Cards to allow travelers to fly through security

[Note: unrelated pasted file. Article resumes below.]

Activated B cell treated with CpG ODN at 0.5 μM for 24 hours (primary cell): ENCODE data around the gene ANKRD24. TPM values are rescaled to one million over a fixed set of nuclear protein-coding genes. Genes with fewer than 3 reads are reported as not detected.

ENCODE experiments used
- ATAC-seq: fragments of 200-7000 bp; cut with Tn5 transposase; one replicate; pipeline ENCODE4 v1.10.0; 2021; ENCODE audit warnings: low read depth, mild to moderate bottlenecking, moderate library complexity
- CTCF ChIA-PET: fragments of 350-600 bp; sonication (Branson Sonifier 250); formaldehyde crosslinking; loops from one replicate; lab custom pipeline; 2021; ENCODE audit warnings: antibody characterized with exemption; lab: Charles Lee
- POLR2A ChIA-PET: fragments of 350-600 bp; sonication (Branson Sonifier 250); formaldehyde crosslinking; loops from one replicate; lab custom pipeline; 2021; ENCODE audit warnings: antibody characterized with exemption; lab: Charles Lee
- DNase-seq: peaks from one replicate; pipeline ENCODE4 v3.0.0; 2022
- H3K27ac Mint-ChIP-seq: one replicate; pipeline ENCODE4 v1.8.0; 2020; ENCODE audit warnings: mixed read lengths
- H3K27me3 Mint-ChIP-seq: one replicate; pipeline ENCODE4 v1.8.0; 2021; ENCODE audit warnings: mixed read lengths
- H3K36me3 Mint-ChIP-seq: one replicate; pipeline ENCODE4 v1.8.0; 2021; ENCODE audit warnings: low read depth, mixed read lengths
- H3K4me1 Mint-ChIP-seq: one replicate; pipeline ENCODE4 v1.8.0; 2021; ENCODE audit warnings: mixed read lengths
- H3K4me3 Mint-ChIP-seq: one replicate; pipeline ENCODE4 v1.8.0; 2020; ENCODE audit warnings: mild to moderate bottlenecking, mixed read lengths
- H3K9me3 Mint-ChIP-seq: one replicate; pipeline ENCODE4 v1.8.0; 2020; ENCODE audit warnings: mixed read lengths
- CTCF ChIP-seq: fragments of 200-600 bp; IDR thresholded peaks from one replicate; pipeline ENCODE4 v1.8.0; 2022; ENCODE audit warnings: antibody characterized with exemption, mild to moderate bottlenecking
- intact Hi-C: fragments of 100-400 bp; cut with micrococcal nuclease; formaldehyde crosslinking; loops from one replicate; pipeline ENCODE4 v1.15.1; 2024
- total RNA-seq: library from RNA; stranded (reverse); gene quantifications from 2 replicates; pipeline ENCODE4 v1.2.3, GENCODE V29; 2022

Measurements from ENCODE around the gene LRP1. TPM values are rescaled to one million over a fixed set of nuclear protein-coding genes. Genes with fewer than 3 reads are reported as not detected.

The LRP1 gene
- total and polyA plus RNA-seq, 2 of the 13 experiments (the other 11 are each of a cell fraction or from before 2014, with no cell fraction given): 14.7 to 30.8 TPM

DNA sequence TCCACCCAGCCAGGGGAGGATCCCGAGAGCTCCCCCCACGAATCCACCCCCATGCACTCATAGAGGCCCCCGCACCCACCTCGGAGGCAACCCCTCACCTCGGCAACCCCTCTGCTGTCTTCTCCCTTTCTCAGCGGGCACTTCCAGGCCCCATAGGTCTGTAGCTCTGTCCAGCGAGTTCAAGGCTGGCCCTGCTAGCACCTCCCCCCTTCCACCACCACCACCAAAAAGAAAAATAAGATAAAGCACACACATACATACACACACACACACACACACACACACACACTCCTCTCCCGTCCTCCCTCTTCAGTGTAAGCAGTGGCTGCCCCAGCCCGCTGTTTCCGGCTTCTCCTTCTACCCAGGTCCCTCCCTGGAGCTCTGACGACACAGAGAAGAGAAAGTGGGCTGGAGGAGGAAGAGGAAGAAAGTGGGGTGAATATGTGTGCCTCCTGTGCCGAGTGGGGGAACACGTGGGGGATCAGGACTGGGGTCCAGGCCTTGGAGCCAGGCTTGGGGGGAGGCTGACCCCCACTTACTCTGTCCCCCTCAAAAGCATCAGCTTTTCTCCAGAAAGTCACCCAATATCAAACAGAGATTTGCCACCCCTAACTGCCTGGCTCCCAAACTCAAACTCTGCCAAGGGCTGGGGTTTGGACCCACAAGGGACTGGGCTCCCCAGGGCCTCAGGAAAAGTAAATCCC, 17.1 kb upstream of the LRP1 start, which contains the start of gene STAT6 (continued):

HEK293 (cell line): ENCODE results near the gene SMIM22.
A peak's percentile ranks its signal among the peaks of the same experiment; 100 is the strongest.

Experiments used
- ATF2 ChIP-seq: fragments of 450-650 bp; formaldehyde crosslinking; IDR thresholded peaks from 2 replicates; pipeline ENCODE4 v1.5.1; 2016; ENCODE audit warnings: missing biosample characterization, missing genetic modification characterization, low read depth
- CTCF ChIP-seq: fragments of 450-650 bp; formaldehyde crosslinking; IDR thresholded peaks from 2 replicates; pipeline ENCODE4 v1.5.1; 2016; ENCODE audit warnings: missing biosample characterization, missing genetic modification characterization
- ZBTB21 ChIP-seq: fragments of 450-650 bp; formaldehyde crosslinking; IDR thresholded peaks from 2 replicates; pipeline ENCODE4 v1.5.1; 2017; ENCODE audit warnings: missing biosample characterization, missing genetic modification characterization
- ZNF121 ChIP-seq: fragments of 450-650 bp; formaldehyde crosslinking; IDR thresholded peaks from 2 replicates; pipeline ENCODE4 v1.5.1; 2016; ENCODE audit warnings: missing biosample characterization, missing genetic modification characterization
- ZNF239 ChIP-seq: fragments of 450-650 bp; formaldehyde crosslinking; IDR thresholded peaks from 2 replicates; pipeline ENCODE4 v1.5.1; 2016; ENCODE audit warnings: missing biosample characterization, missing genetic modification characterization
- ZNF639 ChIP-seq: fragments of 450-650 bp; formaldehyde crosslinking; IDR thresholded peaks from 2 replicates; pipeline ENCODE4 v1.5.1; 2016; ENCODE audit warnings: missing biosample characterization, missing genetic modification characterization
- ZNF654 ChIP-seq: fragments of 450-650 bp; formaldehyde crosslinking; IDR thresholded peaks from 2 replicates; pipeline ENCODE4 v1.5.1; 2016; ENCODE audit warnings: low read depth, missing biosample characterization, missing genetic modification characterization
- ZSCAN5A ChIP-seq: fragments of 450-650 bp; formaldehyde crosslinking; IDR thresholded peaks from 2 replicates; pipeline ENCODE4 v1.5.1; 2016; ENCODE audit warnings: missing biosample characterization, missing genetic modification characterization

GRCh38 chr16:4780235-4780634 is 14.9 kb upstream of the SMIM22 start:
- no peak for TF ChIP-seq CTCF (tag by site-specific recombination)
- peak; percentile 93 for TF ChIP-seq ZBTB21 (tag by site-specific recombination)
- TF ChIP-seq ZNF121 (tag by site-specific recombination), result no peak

first_imgSAN JOSE, Calif. – Passengers at Mineta San Jose International Airport will soon be offered a high-tech express lane for security checks. The airport is slated to become the second in the nation to launch a so-called “Registered Traveler” program that offers airline passengers a prepaid, preapproved security pass – complete with fingerprint and eye scans. Enrolled passengers who pay a fee and get a background check will be able to bypass the airport’s general security checkpoint. Instead, as holders of a “Clear” card, they could head to the more exclusive security lane where their bags will be scanned, and a separate machine will check their fingerprints and eyes to verify their identity and preapproved security clearance. The program is already in use at the Orlando International Airport in Florida, with more than 10,000 members paying a $79.95 annual fee, said Rich Dressler, a spokesman for the San Jose airport. San Jose passengers will likely be charged a similar fee, he said. 160Want local news?Sign up for the Localist and stay informed Something went wrong. Please try again.subscribeCongratulations! You’re all set! AD Quality Auto 360p 720p 1080p Top articles1/5READ MOREBlues bury Kings early with four first-period goals Other airports across the nation are expected to adopt the program as well, creating what the Transportation Security Administration hopes will be a fully interoperable network by June 2006. Registered travelers will be able to go in and out of participating U.S. airports using the same fast-track service. San Jose’s program is pending final TSA approval, expected within a few weeks, Dressler said. Enrollment in the program will then begin within 30 days, and the new security lanes will open within 90 days. “The program is consistent with our aim to offer cutting-edge innovations whenever we can,” said Bill Sherry, director of aviation for the San Jose airport. The Silicon Valley airport has 183 flights a day. It handled more than 11 million passengers and 240 million pounds of air cargo in 2004. last_img read more